Given the volume, I could only blame moths if my wardrobe were playing host to Mothra (and her extended family).  However, despite the apparent high level of erosion my clothes remain pleasingly free of unintended holes.

None of these explanations explain why my non-navy cloth-based cladding seems immune from the effect and leaves no fluff-based trace on my floors.

It is all very perplexing…

Compressed music

I should make clear that I am not one of those people who bemoans the loss of vinyl, I’m more one of those astonished by its return.  To me, vinyl is like flared trousers, I am old enough to remember how dreadful it was the first time round and have no desire to relive that particular element of the past.  I willingly embraced the CD – though am less keen on the plastic cases they tend to come in.  Luckily, a fair proportion of my more recent CD acquisitions come in a much nicer cardboard alternative: it takes up less space, is much comfier in the hand and is probably better for the plant (or at least the main raw material for cardboard can be replenished more rapidly than it can for its plastic counterpart).  As a dweller in a small flat, I have also welcomed the digital download and its even more modest demands on my available physical storage space.  To the horror of musical purists, I then route my MP3 music via Bluetooth and a DAC to my hifi.  What an impoverished soundscape I must be supplying to my poor benighted ears.  I fear I can’t tell the difference: though I do revel in the absence of hiss and the immunity to scratches.  However, perhaps it is the losses occasioned by all this data compression that continues to drive my love for, and frequent attendance at, live music.

And so, as if by magical, we are delivered to the main topic of today’s thesis.  I have of late (well the last 6 months) attended a number of live performances in spaces that frankly struggled to contain the musical forces at play.  A number of these have taken place in the rather fine crop of craft ale bars that the Southampton area can boast in re-purposed commercial premises.  The Overdraft in Shirley – which as its name suggests is in an old bank – has wisely stuck to the single performer, usually wielding nothing larger than a guitar.  It is a lovely space and has an aesthetic that brings to mind how I imagine a similar venue would appear in the trendiest corner of Brooklyn.

The Butcher’s Hook, just over the Irwell in Bitterne, is somewhat smaller and sited in an old butchers – complete with much of its beautiful original tiling.  It was here that I went to the last Playlist gig.  This boasted Olivia Jaguers on a full-size concert harp, which I sat in very close proximity to.  Ambitious enough you might have thought, but the next act on was the local Gypsy jazz band the Manusa Project (very local, one third of the band lives directly above me and gave me lift home).  They include a full-sized double bass (and player) plus two guitarists – quite the squeeze with the harp and an audience.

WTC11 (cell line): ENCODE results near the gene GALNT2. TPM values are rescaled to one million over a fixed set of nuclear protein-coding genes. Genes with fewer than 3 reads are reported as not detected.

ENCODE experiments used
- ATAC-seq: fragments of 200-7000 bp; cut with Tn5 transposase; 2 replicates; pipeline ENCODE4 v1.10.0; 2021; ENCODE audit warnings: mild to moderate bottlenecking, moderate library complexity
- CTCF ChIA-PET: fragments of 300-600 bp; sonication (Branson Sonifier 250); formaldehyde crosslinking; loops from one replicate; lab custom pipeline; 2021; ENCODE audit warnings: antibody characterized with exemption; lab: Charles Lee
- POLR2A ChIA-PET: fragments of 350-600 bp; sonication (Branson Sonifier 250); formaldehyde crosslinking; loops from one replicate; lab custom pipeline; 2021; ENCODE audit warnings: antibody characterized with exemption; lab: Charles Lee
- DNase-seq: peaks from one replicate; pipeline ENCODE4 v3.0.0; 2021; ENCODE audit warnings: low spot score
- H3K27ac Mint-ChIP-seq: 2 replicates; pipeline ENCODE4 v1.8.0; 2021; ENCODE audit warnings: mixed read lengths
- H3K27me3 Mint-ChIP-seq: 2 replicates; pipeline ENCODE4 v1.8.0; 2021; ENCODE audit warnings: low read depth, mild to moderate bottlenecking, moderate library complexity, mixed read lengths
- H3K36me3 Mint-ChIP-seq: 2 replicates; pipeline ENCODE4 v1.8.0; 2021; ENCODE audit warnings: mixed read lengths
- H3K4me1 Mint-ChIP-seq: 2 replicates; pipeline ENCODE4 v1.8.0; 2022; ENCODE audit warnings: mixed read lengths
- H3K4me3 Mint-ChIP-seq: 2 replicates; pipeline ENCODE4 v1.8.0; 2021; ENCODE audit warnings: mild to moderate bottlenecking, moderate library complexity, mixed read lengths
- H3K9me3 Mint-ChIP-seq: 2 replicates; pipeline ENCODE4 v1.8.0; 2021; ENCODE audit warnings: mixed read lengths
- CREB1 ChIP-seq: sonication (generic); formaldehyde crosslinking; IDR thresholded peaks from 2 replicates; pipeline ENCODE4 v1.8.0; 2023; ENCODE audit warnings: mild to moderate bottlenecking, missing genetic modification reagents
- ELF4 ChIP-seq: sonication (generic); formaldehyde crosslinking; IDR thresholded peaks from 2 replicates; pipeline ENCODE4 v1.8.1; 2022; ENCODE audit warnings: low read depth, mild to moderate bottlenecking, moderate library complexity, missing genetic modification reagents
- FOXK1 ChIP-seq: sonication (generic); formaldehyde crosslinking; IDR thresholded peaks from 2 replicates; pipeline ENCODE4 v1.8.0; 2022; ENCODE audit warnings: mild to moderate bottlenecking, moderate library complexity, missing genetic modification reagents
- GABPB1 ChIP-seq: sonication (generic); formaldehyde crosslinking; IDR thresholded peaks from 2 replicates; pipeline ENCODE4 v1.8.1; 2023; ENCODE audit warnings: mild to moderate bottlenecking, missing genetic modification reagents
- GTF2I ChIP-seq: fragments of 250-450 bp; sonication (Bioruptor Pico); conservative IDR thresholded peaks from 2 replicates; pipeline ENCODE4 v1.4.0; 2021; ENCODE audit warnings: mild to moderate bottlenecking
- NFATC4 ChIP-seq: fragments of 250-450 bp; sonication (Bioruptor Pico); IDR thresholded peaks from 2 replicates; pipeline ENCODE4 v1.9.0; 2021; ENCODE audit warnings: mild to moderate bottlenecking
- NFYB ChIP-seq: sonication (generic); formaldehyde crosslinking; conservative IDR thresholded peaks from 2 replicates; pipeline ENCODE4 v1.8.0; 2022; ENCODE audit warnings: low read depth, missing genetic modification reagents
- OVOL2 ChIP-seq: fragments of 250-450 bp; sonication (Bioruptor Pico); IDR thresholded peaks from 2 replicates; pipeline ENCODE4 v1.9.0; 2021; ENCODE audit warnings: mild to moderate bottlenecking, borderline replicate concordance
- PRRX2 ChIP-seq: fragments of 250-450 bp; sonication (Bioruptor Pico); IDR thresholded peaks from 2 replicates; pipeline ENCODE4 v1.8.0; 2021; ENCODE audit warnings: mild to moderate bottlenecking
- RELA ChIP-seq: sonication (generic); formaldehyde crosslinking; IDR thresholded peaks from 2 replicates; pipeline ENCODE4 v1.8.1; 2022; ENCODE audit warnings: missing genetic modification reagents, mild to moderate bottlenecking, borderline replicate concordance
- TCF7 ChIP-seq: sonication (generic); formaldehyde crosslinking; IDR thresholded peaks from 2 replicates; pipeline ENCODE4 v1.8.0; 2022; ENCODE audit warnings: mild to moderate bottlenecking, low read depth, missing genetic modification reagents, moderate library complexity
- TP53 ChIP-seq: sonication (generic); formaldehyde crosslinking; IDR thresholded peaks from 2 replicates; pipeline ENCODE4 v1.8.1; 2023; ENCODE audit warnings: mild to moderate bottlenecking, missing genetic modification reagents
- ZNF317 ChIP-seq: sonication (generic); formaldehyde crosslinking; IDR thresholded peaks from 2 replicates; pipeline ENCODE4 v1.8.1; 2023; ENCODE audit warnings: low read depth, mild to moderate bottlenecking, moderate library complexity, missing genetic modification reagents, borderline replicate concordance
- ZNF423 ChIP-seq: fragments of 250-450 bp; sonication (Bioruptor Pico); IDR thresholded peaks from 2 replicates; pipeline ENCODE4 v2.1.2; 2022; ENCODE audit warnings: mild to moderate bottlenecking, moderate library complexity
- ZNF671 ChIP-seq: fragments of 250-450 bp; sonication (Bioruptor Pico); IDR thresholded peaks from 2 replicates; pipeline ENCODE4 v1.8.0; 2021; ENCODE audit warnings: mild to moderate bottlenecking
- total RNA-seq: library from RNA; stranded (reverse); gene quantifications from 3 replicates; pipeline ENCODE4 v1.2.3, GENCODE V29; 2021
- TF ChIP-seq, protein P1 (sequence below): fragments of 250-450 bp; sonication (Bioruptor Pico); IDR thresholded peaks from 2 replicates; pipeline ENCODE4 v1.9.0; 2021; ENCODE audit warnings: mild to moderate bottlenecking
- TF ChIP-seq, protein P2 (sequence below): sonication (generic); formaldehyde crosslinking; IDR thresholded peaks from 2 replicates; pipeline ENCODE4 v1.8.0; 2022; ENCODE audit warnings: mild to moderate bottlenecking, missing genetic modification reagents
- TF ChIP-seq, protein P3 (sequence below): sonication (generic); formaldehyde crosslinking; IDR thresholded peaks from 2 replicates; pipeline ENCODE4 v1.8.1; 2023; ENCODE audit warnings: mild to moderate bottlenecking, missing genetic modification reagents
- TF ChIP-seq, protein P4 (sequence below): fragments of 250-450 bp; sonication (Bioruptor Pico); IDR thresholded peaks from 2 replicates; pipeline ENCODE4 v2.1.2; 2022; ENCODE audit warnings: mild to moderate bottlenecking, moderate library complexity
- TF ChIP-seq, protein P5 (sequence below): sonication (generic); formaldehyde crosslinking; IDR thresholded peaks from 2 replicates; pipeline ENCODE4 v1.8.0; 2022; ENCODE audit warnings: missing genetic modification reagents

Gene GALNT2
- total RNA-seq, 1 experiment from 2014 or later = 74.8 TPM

I’m not sure what the Olaf’s Tun in Woolston used to be as its interior betrays fewer clues as to its past life.  It is a small space, but bravely invited the 6-piece folk and ceilidh band Monkey See, Monkey Do to perform (with smaller than usual toy monkey).  This was the tightest squeeze yet, with the bassist and one of the violinists having to move each time a member of the audience (or just bar patron) wished to micturate (or more).

I must admit I do love music in a tiny space: it does make the whole experience very personal and direct.  MSMD have also promised to bring some Welsh folk to their next gig as it was the only one of the home nations neglected at the Olaf’s Tun.

Gigs pushing the available space to the limit are not always in small craft ale bars.  As part of the fund-raising for Comic Relief, the Turner Sims concert hall staged an Orchestral Decathlon.  This was made up of ten well-known favourites from the orchestral canon – including five symphonies and two piano concerti – performed by the same orchestra in a single day.  As audience, we arrived a little before 2pm and escaped just before 10pm.  The day was divided into three “concerts” each with a normal 20 minute interval and a 45 minute gap between them.  The wise concert-goer bought a packed tea and other snacks: I am a wise concert-goer (in this respect, and probably very few others!).

Turner Sims seats around 400 people, I’d estimate, but doesn’t normal host anything larger than a chamber orchestra.  For the Decathlon they must have had an orchestra of around ninety which left the stage area pretty full.  For the piano concerti the stage was very full!  For Shostakovich’s second, I was sat in the middle of row B (row A being under the Steinway) and effectively listened to the piece from inside the piano which was quite an experience.  For Rachmaninov’s second, I was still in row B but a little further across – so could readily have helped out playing any high notes.  I could also see, though not entirely focus, on the music.  There were an awful lot of notes, but I did discover that I could have accurately page-turned the piece a good 75% of the time – probably more with my glasses.